Apichatpong Weerasethakul is not an easy name to pronounce (he goes by “Joe” for short), and his latest film, Uncle Boonmee Who Can Recall His Past Lives, is quite a mouthful too—but “Joe’s” film won the prestigious Palme d’Or Award at the most recent Cannes Film Festival. The Thai director began making short films in 1993, releasing his first feature length film, Mysterious Object at Noon, in 2000. But it wasn’t until his 2002 film Blissfully Yours won him the Un Certain Regard prize at the Cannes Film Festival that film enthusiasts around the world starting to learn his name rather than referring to him as “the Thai director with the long name.”
Five years ago, Weerasethakul came to the Walker Art Center to participate in a Regis dialogue and a retrospective, so it should surprise no one that the Walker Art Center will be screening Uncle Boonmee. It’s only screening twice; though Uncle Boonmee is a hard film to describe, it is a beautiful and thought-provoking one and should be a must-see for all Twin Cities cinephiles. I caught Uncle Boonmee in Chicago at their film festival this past October and it’s proved hard to get out of my head.
Visual stunning to say the least, the film depicts Uncle Boonmee who slowly dying; since his return home to be with his family, he’s been having visions, or odd sightings: one that might be interpreted as being his dead wife appearing in a ghostly form and another as bing of his long-lost son, who returns in a beast-creature form with piercing red dangerous eyes. As Boonmee begins to travel through his jungle land, he comes upon many other sightings that could be imagined or real: Weerasethakul’s film is never easy to figure out. Each change of scenery becomes a different layer of the story and a different structure all together—just listening to the leaves and trees blow and sway is haunting. The film blends a non-linear narrative, a dazzling constructed silent homage played out in a naturalistic setting, a documentary which could contain an important time capsule, and a moving fantasy of life and death all in under two hours.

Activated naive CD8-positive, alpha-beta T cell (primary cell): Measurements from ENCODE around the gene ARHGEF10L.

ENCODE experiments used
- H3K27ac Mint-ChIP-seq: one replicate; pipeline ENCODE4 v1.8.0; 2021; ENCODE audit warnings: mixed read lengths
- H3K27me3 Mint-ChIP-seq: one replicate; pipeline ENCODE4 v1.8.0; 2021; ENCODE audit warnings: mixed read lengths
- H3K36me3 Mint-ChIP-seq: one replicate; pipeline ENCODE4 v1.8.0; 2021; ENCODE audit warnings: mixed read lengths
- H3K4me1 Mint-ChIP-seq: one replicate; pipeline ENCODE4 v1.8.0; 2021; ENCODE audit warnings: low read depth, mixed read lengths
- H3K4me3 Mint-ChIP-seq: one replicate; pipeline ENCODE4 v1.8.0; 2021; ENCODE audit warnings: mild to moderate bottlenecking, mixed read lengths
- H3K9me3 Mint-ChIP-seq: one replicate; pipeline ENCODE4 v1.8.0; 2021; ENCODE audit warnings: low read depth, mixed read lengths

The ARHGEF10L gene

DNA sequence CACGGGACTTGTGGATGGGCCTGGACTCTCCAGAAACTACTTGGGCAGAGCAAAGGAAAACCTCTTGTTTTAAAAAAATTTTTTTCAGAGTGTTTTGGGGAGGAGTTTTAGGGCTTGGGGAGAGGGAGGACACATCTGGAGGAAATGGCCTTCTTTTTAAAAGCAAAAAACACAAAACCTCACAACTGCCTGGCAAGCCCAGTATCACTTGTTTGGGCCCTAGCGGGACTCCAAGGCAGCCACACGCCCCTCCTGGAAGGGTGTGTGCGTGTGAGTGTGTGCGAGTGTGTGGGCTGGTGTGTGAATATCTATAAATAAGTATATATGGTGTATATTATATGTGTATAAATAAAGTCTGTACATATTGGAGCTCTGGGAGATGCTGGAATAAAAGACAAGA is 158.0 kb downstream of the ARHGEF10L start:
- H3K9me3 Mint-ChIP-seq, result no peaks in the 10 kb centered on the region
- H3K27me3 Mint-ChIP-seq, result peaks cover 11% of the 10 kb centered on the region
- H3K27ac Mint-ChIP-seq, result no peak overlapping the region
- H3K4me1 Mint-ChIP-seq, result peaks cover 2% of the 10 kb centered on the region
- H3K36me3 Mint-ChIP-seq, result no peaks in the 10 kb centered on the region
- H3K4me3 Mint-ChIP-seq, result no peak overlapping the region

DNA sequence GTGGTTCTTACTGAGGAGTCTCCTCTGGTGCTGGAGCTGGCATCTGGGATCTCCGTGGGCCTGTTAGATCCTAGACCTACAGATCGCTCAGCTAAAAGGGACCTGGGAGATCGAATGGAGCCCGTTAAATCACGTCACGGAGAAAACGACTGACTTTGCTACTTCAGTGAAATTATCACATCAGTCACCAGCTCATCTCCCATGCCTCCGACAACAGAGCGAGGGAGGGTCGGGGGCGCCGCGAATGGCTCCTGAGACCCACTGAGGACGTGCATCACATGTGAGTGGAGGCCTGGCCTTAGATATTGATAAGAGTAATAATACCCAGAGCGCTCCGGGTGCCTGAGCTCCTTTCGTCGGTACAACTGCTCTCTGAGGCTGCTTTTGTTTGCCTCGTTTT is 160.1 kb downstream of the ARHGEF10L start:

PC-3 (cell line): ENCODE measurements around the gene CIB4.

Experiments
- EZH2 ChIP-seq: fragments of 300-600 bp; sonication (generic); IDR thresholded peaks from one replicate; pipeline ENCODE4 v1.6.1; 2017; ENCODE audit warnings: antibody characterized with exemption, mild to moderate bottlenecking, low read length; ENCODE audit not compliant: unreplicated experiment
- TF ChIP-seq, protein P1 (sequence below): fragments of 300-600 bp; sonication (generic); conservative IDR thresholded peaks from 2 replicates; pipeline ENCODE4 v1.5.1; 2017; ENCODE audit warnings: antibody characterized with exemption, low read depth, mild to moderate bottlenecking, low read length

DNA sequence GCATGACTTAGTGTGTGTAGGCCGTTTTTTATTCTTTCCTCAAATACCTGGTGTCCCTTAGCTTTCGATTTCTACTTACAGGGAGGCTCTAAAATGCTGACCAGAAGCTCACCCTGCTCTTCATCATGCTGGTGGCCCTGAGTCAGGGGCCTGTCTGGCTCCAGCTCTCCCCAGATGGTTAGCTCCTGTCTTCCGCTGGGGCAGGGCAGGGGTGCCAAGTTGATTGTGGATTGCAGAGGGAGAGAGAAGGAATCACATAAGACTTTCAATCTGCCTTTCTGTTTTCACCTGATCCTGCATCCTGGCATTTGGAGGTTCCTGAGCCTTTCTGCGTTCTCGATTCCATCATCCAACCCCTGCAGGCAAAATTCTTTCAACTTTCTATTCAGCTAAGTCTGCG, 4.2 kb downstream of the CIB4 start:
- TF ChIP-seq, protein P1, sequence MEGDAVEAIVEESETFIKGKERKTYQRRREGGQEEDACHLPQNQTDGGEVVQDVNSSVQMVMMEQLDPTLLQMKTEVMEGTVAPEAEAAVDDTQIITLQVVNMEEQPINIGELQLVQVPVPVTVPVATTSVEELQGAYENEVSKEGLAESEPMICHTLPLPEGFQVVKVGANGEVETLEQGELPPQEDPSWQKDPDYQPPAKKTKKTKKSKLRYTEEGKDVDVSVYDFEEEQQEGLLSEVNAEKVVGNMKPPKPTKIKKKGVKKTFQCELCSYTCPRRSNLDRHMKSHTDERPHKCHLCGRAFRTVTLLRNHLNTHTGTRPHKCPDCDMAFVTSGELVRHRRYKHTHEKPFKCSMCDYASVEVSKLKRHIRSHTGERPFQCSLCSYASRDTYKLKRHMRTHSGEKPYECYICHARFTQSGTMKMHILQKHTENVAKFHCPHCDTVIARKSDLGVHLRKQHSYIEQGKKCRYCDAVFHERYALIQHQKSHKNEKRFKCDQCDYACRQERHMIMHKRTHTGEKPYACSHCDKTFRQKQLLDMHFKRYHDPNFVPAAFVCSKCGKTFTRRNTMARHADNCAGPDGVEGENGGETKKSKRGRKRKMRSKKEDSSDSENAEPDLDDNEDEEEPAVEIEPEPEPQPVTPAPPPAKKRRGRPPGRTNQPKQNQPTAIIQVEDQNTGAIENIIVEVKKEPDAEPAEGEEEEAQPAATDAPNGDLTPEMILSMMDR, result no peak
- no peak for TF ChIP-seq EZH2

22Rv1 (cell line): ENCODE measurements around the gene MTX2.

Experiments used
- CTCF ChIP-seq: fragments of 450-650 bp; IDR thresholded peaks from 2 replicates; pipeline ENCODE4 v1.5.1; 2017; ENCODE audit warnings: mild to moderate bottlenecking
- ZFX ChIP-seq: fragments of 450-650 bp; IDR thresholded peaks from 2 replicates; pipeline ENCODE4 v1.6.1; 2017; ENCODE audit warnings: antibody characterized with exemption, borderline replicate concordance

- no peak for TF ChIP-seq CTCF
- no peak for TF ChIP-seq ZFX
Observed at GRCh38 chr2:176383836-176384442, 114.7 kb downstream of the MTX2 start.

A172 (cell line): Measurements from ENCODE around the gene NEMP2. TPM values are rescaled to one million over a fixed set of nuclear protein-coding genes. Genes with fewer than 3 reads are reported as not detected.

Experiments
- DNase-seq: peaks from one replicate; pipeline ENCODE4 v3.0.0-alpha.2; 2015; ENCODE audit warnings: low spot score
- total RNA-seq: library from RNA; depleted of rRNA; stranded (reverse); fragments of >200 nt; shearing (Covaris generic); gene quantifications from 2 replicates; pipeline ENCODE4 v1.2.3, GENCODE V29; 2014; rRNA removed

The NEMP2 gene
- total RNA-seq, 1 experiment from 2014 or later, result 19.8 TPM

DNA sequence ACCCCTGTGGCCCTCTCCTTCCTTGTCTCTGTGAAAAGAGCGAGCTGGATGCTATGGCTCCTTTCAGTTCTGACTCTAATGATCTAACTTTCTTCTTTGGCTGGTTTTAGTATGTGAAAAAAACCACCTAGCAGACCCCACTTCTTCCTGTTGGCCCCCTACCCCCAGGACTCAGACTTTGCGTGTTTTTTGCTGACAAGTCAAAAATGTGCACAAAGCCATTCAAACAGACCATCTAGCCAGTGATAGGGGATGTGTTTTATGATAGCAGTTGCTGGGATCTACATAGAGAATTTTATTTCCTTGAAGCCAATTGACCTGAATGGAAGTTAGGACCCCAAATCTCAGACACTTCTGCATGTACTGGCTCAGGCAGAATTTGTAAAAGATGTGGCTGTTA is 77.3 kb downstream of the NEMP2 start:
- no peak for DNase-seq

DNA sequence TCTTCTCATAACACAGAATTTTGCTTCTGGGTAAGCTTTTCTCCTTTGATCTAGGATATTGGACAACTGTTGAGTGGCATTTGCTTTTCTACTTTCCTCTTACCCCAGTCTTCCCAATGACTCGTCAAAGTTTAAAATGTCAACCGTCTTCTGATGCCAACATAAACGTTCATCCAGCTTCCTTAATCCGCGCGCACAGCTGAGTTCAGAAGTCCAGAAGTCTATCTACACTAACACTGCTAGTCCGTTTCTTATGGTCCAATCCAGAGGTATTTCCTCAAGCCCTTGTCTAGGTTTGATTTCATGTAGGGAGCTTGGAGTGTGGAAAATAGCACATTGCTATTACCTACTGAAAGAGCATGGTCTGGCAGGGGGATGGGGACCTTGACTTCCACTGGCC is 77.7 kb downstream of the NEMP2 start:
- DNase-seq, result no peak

Uncle Boonmee Who Can Recall His Past Lives is a rare film these days—American or foreign: it challenges viewers to forget about traditional storytelling methods. Trying to figure out the entire film might give you a severe migraine, but to let the film slip into your mind and take hold of your imagination is more powerful than most narratives that hand you everything up front, without leaving much mystery.
As an added bonus, on Thursday, February 24, the Walker will also be screening Weerasethakul’s previous film—and another Minnesota premiere—Syndromes and a Century for free.
Image courtesy Walker Art Center